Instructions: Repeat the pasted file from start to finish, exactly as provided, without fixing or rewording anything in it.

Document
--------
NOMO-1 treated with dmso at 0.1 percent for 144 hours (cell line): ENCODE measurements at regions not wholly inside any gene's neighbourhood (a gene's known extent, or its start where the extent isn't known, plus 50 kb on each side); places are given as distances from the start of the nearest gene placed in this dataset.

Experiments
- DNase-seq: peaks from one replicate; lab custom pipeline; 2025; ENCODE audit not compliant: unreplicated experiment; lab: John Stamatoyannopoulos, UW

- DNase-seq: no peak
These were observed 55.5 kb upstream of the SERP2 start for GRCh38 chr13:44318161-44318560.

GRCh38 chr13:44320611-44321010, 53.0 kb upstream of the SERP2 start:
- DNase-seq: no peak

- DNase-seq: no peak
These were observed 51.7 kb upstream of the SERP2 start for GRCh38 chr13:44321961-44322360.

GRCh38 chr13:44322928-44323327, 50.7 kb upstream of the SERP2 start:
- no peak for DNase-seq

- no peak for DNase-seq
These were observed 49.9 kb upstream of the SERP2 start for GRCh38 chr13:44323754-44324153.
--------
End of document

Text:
NOMO-1 treated with dmso at 0.1 percent for 144 hours (cell line): ENCODE measurements at regions not wholly inside any gene's neighbourhood (a gene's known extent, or its start where the extent isn't known, plus 50 kb on each side); places are given as distances from the start of the nearest gene placed in this dataset.

Experiments
- DNase-seq: peaks from one replicate; lab custom pipeline; 2025; ENCODE audit not compliant: unreplicated experiment; lab: John Stamatoyannopoulos, UW

- DNase-seq: no peak
These were observed 55.5 kb upstream of the SERP2 start for GRCh38 chr13:44318161-44318560.

GRCh38 chr13:44320611-44321010, 53.0 kb upstream of the SERP2 start:
- DNase-seq: no peak

- DNase-seq: no peak
These were observed 51.7 kb upstream of the SERP2 start for GRCh38 chr13:44321961-44322360.

GRCh38 chr13:44322928-44323327, 50.7 kb upstream of the SERP2 start:
- no peak for DNase-seq

- no peak for DNase-seq
These were observed 49.9 kb upstream of the SERP2 start for GRCh38 chr13:44323754-44324153.